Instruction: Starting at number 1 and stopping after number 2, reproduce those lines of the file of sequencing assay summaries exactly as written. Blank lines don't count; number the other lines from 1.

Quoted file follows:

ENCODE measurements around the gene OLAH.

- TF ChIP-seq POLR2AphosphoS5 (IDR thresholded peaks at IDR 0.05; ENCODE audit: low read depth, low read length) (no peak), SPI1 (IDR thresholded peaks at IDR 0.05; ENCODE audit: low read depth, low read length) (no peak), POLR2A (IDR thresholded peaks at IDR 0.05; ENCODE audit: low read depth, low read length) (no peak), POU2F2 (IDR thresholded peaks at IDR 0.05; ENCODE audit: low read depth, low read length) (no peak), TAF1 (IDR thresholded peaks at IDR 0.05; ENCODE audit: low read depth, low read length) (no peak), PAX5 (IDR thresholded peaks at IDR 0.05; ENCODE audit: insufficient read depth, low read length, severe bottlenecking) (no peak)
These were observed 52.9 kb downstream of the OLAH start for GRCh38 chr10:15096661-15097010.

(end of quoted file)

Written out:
ENCODE measurements around the gene OLAH.

- TF ChIP-seq POLR2AphosphoS5 (IDR thresholded peaks at IDR 0.05; ENCODE audit: low read depth, low read length) (no peak), SPI1 (IDR thresholded peaks at IDR 0.05; ENCODE audit: low read depth, low read length) (no peak), POLR2A (IDR thresholded peaks at IDR 0.05; ENCODE audit: low read depth, low read length) (no peak), POU2F2 (IDR thresholded peaks at IDR 0.05; ENCODE audit: low read depth, low read length) (no peak), TAF1 (IDR thresholded peaks at IDR 0.05; ENCODE audit: low read depth, low read length) (no peak), PAX5 (IDR thresholded peaks at IDR 0.05; ENCODE audit: insufficient read depth, low read length, severe bottlenecking) (no peak)